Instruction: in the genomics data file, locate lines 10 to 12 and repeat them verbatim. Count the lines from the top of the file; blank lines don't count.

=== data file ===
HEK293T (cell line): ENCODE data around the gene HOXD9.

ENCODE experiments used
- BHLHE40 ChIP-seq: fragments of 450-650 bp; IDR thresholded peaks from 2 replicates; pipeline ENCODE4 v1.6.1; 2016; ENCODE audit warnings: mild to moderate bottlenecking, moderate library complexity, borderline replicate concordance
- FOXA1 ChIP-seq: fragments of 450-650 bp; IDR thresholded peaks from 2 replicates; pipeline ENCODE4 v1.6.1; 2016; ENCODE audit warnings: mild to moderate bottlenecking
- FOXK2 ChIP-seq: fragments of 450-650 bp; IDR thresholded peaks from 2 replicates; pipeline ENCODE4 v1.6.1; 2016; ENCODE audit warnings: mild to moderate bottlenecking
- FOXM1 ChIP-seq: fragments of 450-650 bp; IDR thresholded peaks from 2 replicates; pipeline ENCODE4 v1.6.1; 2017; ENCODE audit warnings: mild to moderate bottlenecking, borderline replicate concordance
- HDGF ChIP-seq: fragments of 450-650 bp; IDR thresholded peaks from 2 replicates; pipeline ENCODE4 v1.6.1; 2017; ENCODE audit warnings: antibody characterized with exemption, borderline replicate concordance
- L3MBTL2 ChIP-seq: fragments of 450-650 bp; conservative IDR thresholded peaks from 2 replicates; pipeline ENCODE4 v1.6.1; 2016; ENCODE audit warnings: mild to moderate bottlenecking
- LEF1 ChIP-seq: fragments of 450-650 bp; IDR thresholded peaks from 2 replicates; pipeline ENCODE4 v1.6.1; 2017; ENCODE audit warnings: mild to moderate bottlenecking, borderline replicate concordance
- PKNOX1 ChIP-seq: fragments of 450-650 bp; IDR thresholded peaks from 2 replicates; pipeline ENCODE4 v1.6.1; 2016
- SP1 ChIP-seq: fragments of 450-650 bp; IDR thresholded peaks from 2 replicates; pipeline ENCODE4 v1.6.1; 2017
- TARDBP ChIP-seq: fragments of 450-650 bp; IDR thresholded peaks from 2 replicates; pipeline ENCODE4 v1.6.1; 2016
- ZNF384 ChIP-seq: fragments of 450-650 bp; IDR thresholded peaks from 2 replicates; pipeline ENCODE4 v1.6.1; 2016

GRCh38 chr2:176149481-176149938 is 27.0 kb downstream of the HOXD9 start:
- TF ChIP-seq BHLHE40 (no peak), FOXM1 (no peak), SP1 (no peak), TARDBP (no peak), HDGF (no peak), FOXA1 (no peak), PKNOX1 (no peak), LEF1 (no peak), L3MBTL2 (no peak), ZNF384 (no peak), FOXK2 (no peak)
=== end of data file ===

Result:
- PKNOX1 ChIP-seq: fragments of 450-650 bp; IDR thresholded peaks from 2 replicates; pipeline ENCODE4 v1.6.1; 2016
- SP1 ChIP-seq: fragments of 450-650 bp; IDR thresholded peaks from 2 replicates; pipeline ENCODE4 v1.6.1; 2017
- TARDBP ChIP-seq: fragments of 450-650 bp; IDR thresholded peaks from 2 replicates; pipeline ENCODE4 v1.6.1; 2016